“Critical thinking skills, writing, and close reading cannot be taught in cyberspace.” I doubt about this comment. What are the assumptions behind this comment, claiming that critical thinking skills cannot be taught in cyberspace? There are evidences that people could teach and learn about critical thinking skills in the cyberspace through networks like MOOC, via facilitators and peer interaction. There are of course instances, where critical thinking could hardly be taught, if people are not allowed to raise their points of views in the discourse, or to share the resources and openly critique and challenge each others’ views and assumptions behind those views.
We did find a few interesting comments about MOOC, through our researches in CCK08 and PLENK2010 courses, that reflected some of the “strong” views of participants. Some like and love MOOC, whilst others would prefer a structured, guided course. Why? Paradoxes of MOOC are still difficult to resolve. May be the paradoxes are also inherent with the use of technology, as highlighted in this Ten Paradoxes of Technology.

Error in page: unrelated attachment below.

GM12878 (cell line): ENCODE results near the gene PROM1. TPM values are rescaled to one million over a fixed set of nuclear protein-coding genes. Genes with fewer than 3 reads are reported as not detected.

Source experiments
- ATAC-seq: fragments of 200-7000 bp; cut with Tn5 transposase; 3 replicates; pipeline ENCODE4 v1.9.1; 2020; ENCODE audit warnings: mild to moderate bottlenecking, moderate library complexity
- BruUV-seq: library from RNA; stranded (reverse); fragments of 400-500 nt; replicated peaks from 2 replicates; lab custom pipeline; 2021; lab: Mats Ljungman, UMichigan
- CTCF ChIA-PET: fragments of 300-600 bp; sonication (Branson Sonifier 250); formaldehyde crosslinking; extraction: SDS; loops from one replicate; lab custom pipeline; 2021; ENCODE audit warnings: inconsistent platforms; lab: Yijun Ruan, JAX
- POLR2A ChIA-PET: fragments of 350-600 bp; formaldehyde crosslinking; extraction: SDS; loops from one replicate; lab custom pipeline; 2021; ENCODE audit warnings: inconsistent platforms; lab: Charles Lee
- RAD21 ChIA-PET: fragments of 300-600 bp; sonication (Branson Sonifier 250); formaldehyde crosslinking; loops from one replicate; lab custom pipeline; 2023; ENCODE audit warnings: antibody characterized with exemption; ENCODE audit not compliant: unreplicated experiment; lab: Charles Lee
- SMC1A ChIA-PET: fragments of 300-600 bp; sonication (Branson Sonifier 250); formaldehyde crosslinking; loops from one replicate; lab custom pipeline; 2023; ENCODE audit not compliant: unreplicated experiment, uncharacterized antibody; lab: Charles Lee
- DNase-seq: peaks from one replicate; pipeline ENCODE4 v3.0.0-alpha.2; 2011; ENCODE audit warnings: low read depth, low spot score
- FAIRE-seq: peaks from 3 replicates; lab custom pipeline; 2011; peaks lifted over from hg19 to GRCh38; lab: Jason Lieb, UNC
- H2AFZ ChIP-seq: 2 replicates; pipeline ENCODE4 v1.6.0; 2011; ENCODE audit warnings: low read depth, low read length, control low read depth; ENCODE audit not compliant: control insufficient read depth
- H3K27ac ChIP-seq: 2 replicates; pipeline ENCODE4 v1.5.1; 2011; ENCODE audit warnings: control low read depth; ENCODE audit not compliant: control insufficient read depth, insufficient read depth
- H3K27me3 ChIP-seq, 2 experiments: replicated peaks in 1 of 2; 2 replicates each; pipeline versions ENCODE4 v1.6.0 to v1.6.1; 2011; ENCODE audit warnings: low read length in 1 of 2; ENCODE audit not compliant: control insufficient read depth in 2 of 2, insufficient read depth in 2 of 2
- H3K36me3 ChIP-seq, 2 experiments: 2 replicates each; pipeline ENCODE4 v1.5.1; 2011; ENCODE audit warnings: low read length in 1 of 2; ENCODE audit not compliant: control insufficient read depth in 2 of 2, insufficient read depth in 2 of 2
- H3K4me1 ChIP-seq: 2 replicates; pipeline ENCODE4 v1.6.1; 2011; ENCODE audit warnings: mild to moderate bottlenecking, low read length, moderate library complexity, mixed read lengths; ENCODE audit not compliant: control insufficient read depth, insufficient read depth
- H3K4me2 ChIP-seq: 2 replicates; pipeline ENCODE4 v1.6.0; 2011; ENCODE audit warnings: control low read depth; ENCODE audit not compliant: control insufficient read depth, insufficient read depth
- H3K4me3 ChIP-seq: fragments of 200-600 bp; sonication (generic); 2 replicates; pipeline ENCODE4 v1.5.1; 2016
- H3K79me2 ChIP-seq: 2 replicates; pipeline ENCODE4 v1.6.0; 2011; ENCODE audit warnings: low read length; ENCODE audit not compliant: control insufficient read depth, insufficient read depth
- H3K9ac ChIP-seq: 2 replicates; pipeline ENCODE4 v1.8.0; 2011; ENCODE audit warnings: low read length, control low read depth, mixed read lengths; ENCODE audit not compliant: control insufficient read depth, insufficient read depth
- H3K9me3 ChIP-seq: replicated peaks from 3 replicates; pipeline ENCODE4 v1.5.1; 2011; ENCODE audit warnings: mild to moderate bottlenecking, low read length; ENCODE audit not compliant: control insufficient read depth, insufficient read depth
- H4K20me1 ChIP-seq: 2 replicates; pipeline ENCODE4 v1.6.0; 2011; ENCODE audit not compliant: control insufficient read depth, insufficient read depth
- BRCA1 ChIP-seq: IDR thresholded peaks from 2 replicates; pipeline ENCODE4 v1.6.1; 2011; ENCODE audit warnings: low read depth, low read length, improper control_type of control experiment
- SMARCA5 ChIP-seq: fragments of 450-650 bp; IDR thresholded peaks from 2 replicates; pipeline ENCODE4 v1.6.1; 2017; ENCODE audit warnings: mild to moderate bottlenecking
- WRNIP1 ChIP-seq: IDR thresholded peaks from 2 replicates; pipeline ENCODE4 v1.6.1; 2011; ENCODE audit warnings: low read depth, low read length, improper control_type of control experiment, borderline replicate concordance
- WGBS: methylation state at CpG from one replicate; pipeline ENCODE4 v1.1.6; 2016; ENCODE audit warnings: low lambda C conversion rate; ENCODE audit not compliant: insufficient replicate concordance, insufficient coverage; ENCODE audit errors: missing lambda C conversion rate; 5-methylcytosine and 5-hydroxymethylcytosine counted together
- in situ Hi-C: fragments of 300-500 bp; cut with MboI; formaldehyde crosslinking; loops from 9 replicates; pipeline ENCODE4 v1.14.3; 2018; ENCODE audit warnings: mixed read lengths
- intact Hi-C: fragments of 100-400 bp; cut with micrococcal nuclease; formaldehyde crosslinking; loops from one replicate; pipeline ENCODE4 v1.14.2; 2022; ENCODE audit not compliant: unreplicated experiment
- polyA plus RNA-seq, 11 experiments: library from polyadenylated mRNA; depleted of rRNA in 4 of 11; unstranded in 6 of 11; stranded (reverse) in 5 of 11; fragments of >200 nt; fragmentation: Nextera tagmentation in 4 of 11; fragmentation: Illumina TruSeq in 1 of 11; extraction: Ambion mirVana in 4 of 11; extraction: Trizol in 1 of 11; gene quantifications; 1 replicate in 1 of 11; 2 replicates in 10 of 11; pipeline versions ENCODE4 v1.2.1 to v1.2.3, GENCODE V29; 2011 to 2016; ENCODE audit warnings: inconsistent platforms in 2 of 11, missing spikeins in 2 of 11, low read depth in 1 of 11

4. From Collective Knowledge to Collective Action. “But one of the most amazing aspects of this incredible social network is that we know as a collective what those ‘experts’ don’t know. We pool our collective experience and create a new understanding. As a group we can question their knowledge. A good example is the issue of empathy.”
Here Bonnie said: